Film: ‘Our People Will Be Healed’: Abenaki filmmaker Alanis Obomsawin’s 50th film, “Our People Will Be Healed,” will be screened at 5 p.m. It reveals how a Cree community in Manitoba has been enriched through the power of education. With “Our People Will Be Healed,” Obomsawin shows what action-driven decolonization actually looks like, using interviews and gorgeous landscape photography to represent this vibrant place in all its complexity and beauty.

Ladies of Native Comedy: The Ladies of Native Comedy will perform at The Criterion Theatre at 8 p.m.

Adrianne Chalepah, Teresa Choyguha and Deanna M.A.D. will share perspectives on life as they see it.

Chalepah is an entertainer and writer originally from Anadarko, Okla. She is an enrolled member of the Kiowa Tribe of Oklahoma and is also Plains Apache.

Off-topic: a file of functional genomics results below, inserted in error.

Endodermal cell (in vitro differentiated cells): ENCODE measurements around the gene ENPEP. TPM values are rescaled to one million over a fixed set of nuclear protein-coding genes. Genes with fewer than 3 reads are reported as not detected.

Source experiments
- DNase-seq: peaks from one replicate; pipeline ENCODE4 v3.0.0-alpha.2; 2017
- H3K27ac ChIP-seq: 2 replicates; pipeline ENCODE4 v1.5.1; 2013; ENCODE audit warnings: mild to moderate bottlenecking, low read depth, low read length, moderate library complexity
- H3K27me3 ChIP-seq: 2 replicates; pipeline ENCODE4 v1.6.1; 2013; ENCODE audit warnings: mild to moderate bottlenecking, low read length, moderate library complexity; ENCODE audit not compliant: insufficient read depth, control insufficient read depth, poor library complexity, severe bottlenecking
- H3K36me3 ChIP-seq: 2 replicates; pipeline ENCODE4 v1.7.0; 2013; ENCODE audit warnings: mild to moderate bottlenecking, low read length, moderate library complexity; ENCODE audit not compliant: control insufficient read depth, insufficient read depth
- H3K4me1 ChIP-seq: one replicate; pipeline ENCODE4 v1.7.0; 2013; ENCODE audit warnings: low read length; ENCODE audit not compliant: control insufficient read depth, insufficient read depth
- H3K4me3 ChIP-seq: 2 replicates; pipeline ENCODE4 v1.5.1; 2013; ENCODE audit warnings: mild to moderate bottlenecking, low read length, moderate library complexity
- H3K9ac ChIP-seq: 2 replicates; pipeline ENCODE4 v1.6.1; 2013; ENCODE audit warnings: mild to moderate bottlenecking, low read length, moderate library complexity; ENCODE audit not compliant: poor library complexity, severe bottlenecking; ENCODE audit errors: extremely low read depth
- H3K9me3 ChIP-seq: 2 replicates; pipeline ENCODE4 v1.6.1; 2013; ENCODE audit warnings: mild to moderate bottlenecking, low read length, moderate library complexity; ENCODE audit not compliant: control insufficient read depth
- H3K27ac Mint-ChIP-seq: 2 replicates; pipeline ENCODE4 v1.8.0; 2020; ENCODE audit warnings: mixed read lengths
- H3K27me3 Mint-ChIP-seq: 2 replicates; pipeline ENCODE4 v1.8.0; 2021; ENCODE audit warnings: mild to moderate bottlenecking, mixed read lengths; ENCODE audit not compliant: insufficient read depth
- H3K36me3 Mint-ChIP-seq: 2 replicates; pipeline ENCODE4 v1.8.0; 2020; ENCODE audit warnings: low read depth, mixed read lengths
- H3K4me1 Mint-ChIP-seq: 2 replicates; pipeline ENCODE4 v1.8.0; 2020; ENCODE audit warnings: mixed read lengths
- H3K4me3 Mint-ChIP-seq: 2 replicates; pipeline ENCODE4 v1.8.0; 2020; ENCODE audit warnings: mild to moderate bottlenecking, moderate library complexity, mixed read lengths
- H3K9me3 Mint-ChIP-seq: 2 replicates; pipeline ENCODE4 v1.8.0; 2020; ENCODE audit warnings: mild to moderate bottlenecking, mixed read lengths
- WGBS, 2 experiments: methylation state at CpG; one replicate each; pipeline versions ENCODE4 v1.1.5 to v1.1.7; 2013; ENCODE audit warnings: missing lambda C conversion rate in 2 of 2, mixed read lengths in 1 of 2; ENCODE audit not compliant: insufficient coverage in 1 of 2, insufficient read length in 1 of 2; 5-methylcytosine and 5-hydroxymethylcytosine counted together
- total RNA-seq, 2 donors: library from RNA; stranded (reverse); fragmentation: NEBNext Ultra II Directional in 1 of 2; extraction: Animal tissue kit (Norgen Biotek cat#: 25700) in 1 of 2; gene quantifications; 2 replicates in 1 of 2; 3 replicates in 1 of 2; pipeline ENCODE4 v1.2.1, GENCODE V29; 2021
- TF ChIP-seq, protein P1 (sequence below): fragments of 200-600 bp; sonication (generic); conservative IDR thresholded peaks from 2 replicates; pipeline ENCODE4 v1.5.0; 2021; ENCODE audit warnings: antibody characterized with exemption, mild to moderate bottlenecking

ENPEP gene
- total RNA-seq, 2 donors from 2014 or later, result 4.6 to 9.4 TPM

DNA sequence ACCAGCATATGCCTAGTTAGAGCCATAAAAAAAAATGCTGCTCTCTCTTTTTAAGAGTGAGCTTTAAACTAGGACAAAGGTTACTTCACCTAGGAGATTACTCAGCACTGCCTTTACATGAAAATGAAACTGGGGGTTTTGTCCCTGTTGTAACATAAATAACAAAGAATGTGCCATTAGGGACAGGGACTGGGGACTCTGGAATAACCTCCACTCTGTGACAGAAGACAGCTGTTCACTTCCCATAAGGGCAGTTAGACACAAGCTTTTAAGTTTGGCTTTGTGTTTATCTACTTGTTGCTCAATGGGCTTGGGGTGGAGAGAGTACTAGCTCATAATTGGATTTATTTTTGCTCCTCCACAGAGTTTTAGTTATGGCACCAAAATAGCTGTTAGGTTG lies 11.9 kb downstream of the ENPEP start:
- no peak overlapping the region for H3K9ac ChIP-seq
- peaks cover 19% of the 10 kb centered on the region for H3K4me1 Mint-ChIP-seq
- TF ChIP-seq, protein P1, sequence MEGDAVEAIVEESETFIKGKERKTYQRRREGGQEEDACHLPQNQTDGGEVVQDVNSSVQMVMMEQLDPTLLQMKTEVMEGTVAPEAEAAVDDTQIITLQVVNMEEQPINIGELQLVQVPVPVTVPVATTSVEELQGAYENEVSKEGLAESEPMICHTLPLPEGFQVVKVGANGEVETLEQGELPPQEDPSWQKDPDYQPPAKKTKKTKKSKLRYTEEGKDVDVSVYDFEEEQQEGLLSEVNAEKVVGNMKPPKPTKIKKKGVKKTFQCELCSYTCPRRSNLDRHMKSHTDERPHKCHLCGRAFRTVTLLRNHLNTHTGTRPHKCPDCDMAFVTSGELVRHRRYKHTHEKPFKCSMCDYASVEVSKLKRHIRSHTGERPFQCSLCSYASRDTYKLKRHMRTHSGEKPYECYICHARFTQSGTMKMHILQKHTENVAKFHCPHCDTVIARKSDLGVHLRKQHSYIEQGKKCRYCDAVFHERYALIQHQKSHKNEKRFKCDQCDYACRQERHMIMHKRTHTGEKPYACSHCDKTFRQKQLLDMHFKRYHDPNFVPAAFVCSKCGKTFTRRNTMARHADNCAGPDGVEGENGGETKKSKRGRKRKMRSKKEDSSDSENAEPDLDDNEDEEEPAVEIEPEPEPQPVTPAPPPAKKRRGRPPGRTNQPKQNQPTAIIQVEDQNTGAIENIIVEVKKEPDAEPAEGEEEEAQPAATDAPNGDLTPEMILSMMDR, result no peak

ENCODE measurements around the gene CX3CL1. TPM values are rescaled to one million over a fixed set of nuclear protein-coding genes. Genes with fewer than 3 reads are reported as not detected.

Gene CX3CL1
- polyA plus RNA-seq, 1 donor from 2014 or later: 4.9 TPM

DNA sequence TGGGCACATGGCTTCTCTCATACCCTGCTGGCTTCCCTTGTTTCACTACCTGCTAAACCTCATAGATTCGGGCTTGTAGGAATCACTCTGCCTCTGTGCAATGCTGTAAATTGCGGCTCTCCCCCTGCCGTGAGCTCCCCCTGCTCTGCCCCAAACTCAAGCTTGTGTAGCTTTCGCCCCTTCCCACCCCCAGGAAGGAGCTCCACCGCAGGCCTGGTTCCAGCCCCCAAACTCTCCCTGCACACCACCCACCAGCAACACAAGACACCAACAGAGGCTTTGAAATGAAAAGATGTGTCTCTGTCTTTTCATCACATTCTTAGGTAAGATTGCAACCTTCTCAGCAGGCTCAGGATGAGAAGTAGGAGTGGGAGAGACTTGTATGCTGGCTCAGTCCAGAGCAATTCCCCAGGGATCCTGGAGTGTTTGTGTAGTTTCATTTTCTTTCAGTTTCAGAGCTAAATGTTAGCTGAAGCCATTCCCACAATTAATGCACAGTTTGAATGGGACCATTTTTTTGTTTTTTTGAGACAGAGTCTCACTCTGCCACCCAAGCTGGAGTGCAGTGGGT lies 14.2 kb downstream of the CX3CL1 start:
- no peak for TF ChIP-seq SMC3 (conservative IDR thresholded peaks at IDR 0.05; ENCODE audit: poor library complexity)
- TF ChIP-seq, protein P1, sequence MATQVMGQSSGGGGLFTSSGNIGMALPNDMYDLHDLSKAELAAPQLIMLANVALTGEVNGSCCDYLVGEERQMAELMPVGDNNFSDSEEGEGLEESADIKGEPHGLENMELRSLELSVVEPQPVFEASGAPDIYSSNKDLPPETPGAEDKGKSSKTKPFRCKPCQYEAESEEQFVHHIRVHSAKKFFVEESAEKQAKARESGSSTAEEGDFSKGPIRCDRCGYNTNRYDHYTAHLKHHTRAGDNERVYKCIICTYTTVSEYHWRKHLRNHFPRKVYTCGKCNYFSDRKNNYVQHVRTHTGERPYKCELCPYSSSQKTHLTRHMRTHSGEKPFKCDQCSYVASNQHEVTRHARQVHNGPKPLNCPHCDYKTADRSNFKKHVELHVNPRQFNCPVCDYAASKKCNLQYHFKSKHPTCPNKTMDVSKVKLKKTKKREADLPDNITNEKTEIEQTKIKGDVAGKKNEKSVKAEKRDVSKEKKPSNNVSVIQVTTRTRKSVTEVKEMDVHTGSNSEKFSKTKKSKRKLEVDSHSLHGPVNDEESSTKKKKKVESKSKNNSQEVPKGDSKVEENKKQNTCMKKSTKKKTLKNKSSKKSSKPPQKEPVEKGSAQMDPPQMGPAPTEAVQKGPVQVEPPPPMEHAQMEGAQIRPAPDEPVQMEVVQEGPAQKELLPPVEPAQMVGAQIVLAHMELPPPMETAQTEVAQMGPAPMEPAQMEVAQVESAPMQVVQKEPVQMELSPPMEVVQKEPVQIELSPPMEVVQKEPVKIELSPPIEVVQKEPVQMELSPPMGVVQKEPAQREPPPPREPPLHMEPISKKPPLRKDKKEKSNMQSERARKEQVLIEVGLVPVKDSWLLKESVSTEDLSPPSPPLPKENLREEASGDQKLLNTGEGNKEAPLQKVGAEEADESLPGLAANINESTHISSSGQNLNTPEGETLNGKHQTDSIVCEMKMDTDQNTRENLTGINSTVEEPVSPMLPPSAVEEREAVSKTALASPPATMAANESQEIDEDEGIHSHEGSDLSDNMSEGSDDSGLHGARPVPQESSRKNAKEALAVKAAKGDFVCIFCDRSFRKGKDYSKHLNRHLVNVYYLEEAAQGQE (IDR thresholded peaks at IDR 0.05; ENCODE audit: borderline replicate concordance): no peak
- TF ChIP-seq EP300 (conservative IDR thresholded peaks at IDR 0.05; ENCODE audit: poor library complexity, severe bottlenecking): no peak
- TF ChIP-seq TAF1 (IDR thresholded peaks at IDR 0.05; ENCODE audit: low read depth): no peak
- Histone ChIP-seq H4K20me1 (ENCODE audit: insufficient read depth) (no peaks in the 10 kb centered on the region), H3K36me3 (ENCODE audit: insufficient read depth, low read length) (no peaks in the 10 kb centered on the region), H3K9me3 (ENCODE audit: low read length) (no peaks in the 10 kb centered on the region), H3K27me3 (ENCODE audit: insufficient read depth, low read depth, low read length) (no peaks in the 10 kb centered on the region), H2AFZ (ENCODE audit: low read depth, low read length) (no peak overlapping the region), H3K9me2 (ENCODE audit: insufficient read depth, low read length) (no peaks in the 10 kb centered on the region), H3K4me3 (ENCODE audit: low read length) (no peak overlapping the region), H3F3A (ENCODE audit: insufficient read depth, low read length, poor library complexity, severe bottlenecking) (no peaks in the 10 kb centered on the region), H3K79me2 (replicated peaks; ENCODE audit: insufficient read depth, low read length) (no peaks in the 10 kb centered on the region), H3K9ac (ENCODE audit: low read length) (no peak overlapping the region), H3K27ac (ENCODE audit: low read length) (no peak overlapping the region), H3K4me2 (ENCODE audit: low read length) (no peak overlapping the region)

Choyguha is the winner of Best Actress at the Winnipeg Aboriginal Film Festival for her role in the independent film “More Than Frybread.” She is a citizen of the Tohono O’odham Nation in southern Arizona.

M.A.D. is a high-energy, powerful comedian who brings a “tell it like it is” attitude to the storytelling of her life. She is a member of the Wolf Clan of the Tonawanda Seneca of New York.

Balcony and front center orchestra tickets cost $25, and general orchestra tickets cost $18. Visit criteriontheatre.org. Call 288-0829.

Sunday, May 20

The market will be open from 10 a.m. to 4 p.m.

Women Singers: The Kontiwennhawi-Akwesane Women Singers will perform at 11 a.m.

Resistance rock: J.J. Otero, lead vocalist and guitarist for the band Son of Hwéeldi, will perform at 11:45 a.m.